Header Ads

Header ADS

Stress: The Catabolic Turbocharger

When our brains perceive danger or unexpected situations, our bodies instantly initiate a chain-reaction biochemical response. First adrenocorticotrophic hormone (ACTH) is released from the pituitary gland, which is the major endocrine coordinator. ACTH causes the adrenal glands to produce stress hormones, primarily epinephrine (adrenaline) and cortisol. These hormones generate a response in which the liver floods the body with glucose, enabling us to quickly respond to the danger at hand, and causing a “fight-or-flight” response.

The nature of stress has changed a great deal since the fight-or-flight response first came to be, millions of years ago. Back then, stress was episodic. Imagine your prehistoric ancestor (we’ll call him ‘Ug’) peacefully gathering fruits and berries, when a saber-toothed tiger suddenly appears. The stress response would have worked perfectly for that kind of challenge, because Ug needs that heart-pumping adrenaline rush in order to survive. Whether he fights or flees, his body uses up every gram of glucose and fat that the liver pours into his bloodstream. And when the stress is over, it’s over, and his body can start preparing for the next incident.

In contrast, much of the stress we experience in our modern lives is chronic (long lasting): looming student loans, daily struggles with a difficult boss or teenager. But rather than save our lives, the adrenal response triggered by these situations may actually do great harm to us. Chronic stress can cause catabolic (degenerating) activity, in which the body breaks down more cells than it regenerates.

Here are some of the effects of chronic stress:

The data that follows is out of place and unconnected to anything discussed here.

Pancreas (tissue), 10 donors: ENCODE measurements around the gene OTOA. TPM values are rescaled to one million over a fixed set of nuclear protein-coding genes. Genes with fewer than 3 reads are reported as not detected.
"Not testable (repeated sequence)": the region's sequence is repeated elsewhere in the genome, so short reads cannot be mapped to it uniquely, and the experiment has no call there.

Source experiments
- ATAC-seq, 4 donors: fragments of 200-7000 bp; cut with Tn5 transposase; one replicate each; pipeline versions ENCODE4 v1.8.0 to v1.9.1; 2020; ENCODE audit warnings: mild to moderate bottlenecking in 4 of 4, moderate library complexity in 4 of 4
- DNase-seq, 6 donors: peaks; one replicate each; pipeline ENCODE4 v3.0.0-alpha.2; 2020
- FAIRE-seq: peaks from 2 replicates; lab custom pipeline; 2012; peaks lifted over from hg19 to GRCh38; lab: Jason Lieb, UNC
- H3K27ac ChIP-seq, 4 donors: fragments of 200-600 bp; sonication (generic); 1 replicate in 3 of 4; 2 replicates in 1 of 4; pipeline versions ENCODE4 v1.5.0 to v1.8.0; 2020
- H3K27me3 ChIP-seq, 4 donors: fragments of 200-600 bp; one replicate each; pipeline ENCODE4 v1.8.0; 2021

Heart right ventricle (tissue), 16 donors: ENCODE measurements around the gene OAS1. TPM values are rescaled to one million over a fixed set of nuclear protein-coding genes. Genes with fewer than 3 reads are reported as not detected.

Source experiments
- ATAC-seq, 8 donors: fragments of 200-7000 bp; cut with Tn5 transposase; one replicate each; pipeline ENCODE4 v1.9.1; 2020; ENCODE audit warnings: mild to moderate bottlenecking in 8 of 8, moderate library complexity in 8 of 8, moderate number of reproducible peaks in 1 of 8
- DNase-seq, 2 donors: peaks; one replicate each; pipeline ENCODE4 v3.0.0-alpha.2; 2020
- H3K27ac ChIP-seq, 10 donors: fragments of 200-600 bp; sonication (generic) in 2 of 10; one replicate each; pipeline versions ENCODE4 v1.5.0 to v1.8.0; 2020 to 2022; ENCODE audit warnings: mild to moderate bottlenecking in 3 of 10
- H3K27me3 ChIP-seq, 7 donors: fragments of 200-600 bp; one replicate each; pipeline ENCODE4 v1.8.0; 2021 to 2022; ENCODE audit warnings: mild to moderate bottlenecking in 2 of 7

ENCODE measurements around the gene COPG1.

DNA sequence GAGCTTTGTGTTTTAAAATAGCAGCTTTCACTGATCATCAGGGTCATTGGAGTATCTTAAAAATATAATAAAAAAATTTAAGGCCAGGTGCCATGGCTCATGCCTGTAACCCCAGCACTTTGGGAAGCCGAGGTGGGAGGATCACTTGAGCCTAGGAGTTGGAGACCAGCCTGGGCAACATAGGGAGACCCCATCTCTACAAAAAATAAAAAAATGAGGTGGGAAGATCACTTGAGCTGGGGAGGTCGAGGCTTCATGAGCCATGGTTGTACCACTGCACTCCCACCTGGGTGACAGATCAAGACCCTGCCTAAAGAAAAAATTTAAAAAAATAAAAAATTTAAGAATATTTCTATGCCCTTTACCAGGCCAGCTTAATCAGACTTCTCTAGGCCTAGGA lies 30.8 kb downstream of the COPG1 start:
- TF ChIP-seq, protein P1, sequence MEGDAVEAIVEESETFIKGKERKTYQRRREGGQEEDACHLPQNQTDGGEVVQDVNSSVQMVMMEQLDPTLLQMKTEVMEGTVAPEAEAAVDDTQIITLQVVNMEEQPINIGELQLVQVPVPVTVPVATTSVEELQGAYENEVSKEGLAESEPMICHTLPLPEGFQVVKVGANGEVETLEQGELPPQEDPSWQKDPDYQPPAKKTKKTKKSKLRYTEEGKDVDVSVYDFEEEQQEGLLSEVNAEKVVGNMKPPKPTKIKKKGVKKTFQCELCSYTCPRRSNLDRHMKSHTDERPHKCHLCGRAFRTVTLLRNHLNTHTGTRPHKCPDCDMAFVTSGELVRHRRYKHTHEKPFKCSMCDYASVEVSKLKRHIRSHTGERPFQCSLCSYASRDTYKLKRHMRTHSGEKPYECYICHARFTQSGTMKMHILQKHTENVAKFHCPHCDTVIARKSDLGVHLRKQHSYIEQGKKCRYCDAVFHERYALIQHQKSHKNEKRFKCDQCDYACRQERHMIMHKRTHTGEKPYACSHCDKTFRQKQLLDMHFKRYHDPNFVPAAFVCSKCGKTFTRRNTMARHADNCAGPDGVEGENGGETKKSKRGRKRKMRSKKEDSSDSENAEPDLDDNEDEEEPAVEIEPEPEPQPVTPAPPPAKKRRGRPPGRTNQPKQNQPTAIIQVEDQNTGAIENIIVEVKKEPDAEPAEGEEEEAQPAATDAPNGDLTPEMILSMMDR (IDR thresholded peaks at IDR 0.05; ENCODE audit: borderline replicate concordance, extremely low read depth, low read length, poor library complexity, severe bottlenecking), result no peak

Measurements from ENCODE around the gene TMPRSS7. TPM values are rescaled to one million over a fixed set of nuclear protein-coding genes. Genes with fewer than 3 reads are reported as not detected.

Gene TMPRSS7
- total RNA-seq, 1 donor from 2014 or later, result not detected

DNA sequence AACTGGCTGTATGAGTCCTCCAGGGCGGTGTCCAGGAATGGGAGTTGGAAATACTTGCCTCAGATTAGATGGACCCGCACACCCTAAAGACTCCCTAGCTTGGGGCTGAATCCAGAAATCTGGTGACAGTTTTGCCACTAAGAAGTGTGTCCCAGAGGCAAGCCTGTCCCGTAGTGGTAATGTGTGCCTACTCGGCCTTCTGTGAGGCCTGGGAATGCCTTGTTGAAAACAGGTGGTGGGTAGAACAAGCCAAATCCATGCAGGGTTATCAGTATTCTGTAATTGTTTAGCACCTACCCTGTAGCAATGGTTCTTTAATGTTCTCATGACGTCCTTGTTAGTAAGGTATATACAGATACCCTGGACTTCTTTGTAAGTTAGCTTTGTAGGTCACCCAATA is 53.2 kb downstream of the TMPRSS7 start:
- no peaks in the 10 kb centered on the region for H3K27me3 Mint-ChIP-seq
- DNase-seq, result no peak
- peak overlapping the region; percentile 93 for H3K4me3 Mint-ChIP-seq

Your blood pressure rises. Depending on how many stressful situations you have to endure, your blood pressure may stay elevated, which may damage the sensitive tubules of your kidneys, ultimately raising blood pressure even more.

 Your digestion stops. Because the stress response shuts down the gastrointestinal tract, your lunch turns into a mass of fermented and putrefying toxins. (Appetizing, isn’t it?) Over a period of time, this distress contributes significantly to several disorders, including ulcers, irritable bowel syndrome, colitis, constipation, diverticulosis, food allergies, yeast overgrowth, malnutrition, and colon cancer.

 Your insulin levels rise. The glucose that is dumped into your blood goes unused, so the body has to produce an enormous amount of insulin to counteract it. In time, this produces wild fluctuations in blood sugar levels. Elevated insulin levels cause insulin resistance and ultimately diabetes.

 You generate excess fat. Because your muscles are not busy running or fighting, they don’t use the extra glucose, much of which is converted into fat. Fat dumped into your bloodstream goes unused, and begins to clog your arteries.

 Your adrenal glands weaken and fatigue, becoming less effective. Because the adrenals contribute to the production and metabolism of some 150 hormones, you can imagine the downward spiral. Your blood pressure, brain and nervous system, energy metabolism, ability to manage stress, and immune system all suffer. Not a cell in your body remains unaffected.

Unless you’re a mountaintop guru, you will find it’s impossible to completely avoid stress in your life. But there ishope: you can still learn to manage it.

You can learn relaxation techniques, including meditation, biofeedback, creative visualization, and breathing exercises. You can use your muscles on a daily basis through organized sports, walking, biking, running, or yoga. You should avoid the excess use of stimulants like coffee, alcohol, and cigarettes. Try to focus on a high protein and complex carbohydrate diet, instead of reaching for that bear-claw or breakfast bar. Ask your physician to evaluate your adrenal function and other endocrine glands, like the thyroid. You may need to take DHEA and B-vitamin complex to boost your over-stressed endocrine system. Avoid pharmaceutical drugs. Make sure your liver is not congested and has optimal function. Allow for quality sleep, which has to be encouraged and not forced. These things will widen your comfort zone and make you more resilient to stress, thereby preventing its negative effects on your body.

Look out Ug - Saber-toothed tiger!
Post a Comment
Theme images by konradlew. Powered by Blogger.